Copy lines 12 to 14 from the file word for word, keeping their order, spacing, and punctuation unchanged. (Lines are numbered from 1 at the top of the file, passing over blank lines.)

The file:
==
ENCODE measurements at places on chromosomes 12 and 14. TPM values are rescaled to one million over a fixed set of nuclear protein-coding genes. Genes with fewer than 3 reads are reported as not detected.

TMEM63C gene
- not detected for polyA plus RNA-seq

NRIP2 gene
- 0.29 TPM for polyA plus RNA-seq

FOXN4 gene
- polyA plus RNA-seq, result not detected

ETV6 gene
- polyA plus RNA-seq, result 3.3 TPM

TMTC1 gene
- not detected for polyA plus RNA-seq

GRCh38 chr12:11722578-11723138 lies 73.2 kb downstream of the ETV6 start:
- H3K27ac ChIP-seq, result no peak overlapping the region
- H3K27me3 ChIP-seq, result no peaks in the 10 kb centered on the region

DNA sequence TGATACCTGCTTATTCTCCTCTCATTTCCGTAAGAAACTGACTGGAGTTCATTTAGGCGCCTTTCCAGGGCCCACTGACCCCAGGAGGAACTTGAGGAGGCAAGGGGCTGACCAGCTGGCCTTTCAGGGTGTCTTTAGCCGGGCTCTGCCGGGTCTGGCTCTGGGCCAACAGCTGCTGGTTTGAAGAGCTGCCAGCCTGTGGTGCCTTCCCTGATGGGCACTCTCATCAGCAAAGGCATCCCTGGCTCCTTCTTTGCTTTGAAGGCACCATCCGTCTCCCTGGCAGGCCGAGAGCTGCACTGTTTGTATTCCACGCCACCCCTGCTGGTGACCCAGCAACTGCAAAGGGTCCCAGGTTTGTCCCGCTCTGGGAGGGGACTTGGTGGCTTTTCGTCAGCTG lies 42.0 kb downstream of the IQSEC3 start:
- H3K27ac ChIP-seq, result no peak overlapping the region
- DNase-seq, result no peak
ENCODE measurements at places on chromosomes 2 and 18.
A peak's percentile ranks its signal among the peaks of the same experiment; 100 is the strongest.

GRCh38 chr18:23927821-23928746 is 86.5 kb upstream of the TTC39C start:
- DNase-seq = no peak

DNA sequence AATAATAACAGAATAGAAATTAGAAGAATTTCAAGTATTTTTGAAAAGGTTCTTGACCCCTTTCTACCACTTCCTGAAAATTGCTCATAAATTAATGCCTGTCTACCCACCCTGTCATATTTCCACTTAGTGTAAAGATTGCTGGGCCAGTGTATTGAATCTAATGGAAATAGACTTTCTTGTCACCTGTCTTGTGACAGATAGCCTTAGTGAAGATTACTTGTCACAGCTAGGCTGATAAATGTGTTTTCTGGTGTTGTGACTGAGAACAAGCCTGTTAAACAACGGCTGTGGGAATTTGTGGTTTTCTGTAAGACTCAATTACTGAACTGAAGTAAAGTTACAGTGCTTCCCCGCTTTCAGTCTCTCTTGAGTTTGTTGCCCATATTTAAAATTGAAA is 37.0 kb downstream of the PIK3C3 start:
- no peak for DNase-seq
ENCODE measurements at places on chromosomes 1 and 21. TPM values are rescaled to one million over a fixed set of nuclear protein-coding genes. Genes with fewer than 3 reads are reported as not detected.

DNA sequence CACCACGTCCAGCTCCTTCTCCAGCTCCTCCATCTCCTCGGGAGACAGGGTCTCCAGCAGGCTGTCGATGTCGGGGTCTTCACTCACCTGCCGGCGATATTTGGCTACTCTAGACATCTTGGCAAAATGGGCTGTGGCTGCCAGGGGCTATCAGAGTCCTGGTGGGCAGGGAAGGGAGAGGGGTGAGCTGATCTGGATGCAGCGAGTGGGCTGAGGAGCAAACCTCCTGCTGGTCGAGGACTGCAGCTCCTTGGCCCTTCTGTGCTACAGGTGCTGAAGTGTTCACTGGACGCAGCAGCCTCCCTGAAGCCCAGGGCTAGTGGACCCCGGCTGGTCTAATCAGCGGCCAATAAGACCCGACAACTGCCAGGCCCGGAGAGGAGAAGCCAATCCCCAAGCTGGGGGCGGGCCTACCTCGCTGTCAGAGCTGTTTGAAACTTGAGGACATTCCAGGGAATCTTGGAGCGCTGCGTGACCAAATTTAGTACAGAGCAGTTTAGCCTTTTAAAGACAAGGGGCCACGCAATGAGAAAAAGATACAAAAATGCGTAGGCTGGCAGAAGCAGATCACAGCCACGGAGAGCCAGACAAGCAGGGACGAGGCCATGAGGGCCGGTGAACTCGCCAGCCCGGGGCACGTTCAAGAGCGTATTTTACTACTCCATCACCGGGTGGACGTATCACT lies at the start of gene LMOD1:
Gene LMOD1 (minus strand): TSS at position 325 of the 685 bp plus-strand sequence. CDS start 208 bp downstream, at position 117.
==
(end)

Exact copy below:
GRCh38 chr12:11722578-11723138 lies 73.2 kb downstream of the ETV6 start:
- H3K27ac ChIP-seq, result no peak overlapping the region
- H3K27me3 ChIP-seq, result no peaks in the 10 kb centered on the region